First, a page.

High Court slams ‘Interim Injunction’ on presidential run-off

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March 26, 2018 By Patrick Jaiah Kamara

The High Court in Sierra Leone, presided over by Judge Abdul Rahaman Mansaray, has slammed an interim injunction on the presidential runoff slated for this Tuesday, pending the hearing and determination of the substantive matter today.

This dramatic, some legal analysts say, controversial move came following the action of lawyer and member of the ruling All Peoples Congress, Ibrahim Sorie Koroma, decision to bring an action against the National Electoral Commission, NEC’s Returning Officer and the Attorney General and Minister of Justice with regards issues relating to the conduct of the March 7 elections.

Though a lawyer, Koroma is represented by another lawyer, Lansana Dumbuya, himself a member of the ruling party. Dumbua had filed two motions before the court – an originating notice of motion and an ex-parte notice of motion seeking leave to short serve the originating notice of motion on the defendant.

But the trial judge had refused to grant leave to proceed by ex-parte notice of motion.

On Friday, one of the lawyers for the first and second defendants, B.E.T. Cummings, raised a preliminary objection that the High Court lacks jurisdiction to hear and determine the substantive matter, citing Section 45 of the 1991 constitution.

Ms. Cummings also argued that the method the plaintiff used to approach the court was wrong on the grounds that the latter should have come by petition instead of an originating notice of motion. She cited sections 105, 88 and 89 of the Public Elections Act of 2012.

She also argued that the High Court in its inherent jurisdiction does not have the mandate to extend the time for presidential election, which is one of the prayers of the plaintiff, adding that such would result to a blatant violation of the 1991 constitution if the reliefs are granted.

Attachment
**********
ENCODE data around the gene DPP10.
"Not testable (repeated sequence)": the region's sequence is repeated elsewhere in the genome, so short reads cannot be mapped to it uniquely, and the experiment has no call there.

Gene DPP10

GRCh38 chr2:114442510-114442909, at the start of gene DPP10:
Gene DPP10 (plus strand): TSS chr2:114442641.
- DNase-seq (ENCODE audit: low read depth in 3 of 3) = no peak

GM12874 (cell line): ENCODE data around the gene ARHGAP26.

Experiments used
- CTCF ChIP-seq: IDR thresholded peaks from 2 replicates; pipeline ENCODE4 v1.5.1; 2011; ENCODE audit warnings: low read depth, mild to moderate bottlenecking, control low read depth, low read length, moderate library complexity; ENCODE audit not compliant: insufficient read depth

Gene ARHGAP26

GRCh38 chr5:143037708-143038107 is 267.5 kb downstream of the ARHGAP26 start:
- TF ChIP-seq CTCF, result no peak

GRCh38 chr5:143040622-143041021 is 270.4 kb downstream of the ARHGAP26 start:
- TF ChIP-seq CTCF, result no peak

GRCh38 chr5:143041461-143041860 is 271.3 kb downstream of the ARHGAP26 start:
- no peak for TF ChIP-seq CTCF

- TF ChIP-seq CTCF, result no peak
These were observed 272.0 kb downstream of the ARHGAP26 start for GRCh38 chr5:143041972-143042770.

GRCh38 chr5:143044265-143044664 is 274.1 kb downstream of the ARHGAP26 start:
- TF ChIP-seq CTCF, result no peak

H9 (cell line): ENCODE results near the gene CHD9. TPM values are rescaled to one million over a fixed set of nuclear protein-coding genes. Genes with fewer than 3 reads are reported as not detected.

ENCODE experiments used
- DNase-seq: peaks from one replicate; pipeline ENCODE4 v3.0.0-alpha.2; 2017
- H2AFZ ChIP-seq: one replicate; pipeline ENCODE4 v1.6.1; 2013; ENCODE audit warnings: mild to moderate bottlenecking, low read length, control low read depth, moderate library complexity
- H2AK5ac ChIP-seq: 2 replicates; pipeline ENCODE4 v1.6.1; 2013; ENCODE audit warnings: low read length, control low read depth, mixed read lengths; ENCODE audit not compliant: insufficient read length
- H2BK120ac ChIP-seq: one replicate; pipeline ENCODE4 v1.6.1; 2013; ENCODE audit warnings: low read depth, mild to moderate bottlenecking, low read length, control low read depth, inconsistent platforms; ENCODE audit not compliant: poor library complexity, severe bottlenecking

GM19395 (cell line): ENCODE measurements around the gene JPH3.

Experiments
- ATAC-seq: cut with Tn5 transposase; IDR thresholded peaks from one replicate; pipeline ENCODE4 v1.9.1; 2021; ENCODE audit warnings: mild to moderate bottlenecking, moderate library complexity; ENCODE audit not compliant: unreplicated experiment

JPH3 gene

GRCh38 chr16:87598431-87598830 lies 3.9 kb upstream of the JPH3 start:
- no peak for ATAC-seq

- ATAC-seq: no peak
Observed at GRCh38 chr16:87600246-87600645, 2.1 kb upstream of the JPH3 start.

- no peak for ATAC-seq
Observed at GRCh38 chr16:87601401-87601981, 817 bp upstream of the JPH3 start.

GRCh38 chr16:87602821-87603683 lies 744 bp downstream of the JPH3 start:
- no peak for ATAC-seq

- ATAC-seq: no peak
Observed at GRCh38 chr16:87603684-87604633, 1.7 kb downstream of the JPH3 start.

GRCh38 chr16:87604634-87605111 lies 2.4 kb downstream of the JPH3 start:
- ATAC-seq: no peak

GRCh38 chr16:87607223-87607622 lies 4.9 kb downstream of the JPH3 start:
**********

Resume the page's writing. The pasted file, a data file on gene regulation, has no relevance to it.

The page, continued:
“The High Court lacks jurisdiction to hear the prayers prayed for on the face of the originating notice of motion. We humbly submit that this court strikes it out irrespective of the merit of the matter,’’ she submitted.

In response, Dumbuya argued that Section 105 cited by his colleague merely explains how nominations are done and that it has no bearing to the issues at hand.

“We are not questioning the result. What we have done is to bring to the court’s attention very serious irregularities that occur in the last election so that it would not only be accepted by key players but also to have absolute confidence in the electoral process,’’ he said.

He submitted that the court has jurisdiction to hear the matter, noting that “often in electoral cases defendants have asked the court to strike out petitions or other applications hiding behind technicalities. When an aggrieved litigant is thrown away from the court without looking into the merit of the case, this action will often shatter the confidence of the public on the judiciary system and negate both the rule of law and the consolidation of our democracy.”

In his ruling on Saturday, Justice Mansaray noted that the High Court has “inherent and unlimited jurisdiction” to hear and determine the originating notice of motion taking into account specific statute on the subject matter and also how the court has been approached on the issues of procedure.

He stated that the judiciary has come under attack for sacrificing merit on the altar of technicality, thus stating the so-called technicality is part of the laws of Sierra Leone which he said the court would uphold.

In addition, NEC lawyers – B.E.T. Cummings, D. Taylor and J.E. Kapuwa – made another application pursuant to Section 124 of the 1991 constitution for the court to refer the matter to the Supreme Court for interpretation of Section 45 of the 1991 constitution.

In response, the judge made the following orders: an interim injunction on the presidential election runoff slated for Tuesday, 27 March, and that lawyers for the first and second defendants file their questions for consideration to the Supreme Court on Monday, 26 March at 10a.m.

The matter will come up today at the High Court at 12 p.m.


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